from The New Book of Knowledge®
Georges Braque's interest in art began when he was a child in Argenteuil, France, where he was born on May 13, 1882. His father was an interior decorator and an amateur painter. Georges watched and copied his father, and art became the center of his life.
The Braque family moved to the city of Le Havre in 1890, and Georges continued to draw and paint and study. Ten years later he went to Paris, where a great revolution in art was taking place. Braque's first paintings were done in the Impressionist style, but by 1906 he was exhibiting with a new group called les fauves ("the wild beasts").
In 1907, Braque met the great young painter Pablo Picasso. They became close friends and for years worked together, experimenting with modern techniques. They helped develop cubism, a kind of painting that shows many sides of an object at once. In 1912, Braque invented papier collé, or collage, a technique of gluing scraps of paper and other objects onto a flat surface, as part of a picture.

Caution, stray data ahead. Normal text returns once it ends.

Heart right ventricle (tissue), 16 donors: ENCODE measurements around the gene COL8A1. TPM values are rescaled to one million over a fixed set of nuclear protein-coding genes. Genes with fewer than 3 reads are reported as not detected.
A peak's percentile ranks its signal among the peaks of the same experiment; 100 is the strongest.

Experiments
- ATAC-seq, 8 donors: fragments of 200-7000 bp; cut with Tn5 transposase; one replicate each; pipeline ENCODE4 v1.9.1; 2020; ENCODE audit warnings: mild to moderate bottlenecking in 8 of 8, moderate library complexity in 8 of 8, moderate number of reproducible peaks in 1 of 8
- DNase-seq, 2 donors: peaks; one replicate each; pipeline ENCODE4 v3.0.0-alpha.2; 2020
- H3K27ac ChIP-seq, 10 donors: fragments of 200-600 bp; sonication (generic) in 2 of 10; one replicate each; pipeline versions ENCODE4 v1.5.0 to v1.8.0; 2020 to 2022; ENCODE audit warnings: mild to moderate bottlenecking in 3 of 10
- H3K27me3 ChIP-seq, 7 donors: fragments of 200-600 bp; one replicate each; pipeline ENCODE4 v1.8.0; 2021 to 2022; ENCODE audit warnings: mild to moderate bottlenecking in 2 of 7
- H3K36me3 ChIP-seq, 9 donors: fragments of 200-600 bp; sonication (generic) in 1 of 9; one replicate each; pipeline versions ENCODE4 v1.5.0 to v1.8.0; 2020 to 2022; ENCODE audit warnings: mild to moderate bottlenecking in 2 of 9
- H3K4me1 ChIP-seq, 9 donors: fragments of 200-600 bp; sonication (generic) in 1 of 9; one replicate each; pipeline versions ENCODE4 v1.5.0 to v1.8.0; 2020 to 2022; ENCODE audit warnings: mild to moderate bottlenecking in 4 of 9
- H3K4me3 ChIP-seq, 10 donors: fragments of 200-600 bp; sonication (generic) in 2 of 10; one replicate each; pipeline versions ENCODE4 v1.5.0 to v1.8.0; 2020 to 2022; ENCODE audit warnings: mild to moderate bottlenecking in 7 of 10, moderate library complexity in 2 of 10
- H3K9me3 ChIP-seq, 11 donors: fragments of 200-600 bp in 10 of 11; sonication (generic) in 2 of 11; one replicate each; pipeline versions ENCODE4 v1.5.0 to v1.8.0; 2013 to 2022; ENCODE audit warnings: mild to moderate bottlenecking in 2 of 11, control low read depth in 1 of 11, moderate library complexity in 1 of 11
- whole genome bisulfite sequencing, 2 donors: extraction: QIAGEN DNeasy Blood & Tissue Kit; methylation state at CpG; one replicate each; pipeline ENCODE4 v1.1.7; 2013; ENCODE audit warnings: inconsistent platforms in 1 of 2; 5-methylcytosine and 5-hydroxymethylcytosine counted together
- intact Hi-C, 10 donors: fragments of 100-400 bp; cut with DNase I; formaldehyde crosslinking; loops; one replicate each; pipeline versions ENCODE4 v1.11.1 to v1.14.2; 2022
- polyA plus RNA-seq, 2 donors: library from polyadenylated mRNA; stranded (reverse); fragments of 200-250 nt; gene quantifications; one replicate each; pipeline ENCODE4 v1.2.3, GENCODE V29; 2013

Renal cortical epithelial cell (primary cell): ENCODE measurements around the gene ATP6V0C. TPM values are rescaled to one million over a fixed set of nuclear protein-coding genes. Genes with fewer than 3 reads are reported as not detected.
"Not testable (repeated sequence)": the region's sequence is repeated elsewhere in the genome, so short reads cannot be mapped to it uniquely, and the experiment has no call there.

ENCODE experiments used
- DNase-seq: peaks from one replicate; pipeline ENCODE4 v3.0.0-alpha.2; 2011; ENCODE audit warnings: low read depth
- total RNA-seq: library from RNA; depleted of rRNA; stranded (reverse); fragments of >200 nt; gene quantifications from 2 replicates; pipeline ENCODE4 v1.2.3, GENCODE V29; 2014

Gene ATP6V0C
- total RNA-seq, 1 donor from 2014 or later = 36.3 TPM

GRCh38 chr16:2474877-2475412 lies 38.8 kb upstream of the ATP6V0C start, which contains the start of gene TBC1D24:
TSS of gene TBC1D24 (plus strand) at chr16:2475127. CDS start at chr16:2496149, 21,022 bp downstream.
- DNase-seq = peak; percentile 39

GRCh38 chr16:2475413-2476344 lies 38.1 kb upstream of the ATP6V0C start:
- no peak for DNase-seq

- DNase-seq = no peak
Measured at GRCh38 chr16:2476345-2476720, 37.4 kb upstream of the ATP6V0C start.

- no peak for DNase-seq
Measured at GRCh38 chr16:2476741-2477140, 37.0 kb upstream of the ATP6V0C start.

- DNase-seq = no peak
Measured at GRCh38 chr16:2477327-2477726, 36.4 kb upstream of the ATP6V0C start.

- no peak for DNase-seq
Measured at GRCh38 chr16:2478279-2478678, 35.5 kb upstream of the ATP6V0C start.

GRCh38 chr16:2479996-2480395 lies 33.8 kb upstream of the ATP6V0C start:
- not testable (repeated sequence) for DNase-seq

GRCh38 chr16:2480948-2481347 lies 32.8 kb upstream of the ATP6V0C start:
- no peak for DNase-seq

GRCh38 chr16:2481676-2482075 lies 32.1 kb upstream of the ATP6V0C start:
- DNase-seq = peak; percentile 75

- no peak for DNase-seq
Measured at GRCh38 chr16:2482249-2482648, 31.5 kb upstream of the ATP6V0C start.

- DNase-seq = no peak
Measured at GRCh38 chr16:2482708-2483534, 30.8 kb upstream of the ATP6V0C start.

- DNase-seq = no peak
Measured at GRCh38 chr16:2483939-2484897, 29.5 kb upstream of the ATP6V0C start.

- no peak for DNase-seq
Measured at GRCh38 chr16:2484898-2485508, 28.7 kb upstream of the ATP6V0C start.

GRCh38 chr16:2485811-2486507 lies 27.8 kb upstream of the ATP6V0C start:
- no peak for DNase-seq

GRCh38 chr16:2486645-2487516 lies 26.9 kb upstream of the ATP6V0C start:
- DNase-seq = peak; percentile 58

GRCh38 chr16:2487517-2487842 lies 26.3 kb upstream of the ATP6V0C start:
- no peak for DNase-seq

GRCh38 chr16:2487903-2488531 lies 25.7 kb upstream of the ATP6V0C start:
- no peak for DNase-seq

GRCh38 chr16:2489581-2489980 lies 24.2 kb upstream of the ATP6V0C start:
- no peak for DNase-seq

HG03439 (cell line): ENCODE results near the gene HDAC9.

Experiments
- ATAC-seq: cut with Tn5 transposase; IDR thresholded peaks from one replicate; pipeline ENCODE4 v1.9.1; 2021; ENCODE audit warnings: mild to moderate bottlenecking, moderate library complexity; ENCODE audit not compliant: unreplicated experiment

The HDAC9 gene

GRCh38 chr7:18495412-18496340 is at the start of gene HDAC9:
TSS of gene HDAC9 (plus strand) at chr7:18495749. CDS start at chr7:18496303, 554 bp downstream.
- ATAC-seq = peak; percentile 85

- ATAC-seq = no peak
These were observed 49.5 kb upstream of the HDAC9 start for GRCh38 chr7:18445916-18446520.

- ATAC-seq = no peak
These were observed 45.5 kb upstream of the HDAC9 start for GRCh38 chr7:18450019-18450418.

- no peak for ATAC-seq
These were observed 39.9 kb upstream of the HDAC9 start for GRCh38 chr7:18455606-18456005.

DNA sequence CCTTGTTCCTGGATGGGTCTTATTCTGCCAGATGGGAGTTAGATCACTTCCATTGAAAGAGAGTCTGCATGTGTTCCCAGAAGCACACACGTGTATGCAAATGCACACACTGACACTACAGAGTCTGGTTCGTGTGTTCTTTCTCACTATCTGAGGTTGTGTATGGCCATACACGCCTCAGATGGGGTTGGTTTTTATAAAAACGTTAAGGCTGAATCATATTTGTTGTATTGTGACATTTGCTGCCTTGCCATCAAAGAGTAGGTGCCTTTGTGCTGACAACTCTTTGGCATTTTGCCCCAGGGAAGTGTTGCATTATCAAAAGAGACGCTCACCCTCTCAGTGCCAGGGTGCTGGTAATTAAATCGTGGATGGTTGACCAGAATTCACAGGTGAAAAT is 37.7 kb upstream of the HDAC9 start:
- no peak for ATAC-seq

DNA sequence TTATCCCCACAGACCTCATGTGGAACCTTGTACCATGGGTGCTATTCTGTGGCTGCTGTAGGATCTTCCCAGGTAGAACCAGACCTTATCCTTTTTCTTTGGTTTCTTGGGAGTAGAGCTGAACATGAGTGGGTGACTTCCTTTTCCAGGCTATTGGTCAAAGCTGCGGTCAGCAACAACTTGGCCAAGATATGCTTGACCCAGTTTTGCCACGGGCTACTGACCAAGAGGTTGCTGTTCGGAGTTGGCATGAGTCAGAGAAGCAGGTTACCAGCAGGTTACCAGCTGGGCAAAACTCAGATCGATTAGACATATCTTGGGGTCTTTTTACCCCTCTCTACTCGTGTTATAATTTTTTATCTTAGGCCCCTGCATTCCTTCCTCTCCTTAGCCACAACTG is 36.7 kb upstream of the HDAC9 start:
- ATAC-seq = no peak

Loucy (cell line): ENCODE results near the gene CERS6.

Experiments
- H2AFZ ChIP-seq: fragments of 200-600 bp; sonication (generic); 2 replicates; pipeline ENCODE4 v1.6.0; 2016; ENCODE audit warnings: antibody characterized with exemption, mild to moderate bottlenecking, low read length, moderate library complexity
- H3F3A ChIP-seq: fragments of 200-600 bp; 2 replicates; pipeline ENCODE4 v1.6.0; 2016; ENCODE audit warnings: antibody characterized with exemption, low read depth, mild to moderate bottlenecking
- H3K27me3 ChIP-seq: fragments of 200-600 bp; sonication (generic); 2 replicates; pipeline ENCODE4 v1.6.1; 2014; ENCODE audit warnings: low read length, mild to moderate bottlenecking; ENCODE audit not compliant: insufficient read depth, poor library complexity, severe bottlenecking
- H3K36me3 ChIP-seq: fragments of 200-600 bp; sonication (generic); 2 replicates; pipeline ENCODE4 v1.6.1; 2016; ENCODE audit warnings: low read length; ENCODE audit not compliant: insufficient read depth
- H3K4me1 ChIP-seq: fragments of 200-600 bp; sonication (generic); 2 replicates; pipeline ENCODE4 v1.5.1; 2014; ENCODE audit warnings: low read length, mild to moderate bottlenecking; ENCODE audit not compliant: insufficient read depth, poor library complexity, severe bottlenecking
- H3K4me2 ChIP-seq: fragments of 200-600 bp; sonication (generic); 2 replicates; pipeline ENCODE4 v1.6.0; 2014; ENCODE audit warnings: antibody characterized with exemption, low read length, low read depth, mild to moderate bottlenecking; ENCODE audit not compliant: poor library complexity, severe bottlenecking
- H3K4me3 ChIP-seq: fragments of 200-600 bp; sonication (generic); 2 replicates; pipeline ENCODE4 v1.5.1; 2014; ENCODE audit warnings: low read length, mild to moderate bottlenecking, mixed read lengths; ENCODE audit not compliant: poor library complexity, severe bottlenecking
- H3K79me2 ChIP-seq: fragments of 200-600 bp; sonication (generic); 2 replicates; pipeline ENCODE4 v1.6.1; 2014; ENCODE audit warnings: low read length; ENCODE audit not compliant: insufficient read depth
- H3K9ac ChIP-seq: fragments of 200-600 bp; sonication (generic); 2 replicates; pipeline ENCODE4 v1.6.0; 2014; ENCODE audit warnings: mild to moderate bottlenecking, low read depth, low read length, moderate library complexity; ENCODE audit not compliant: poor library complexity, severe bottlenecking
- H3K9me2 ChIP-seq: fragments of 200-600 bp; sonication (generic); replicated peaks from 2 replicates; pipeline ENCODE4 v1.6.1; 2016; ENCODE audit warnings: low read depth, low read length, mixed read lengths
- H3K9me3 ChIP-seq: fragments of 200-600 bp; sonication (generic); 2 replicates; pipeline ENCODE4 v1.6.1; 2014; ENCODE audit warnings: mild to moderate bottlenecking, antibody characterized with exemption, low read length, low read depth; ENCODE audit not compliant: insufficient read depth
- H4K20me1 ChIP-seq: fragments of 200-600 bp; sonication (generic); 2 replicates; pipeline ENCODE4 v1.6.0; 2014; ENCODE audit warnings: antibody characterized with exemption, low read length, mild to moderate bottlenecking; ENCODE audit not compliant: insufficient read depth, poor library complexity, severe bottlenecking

During World War I, Braque was seriously wounded while serving in the French Army. After the war he began to work more slowly and thoughtfully. After 1917 he struck out on his own, although he continued to work with cubism, simplifying it as the years passed. He painted many still lifes, often using the table in his studio as a subject.
Braque did not limit himself to painting. He also created stage scenery, book illustrations, and sculpture. In the 1950's he designed a ceiling for the Louvre museum in Paris. Braque died in Paris on August 31, 1963.
Reviewed by Philip Linhares
Director, Mills College Art Gallery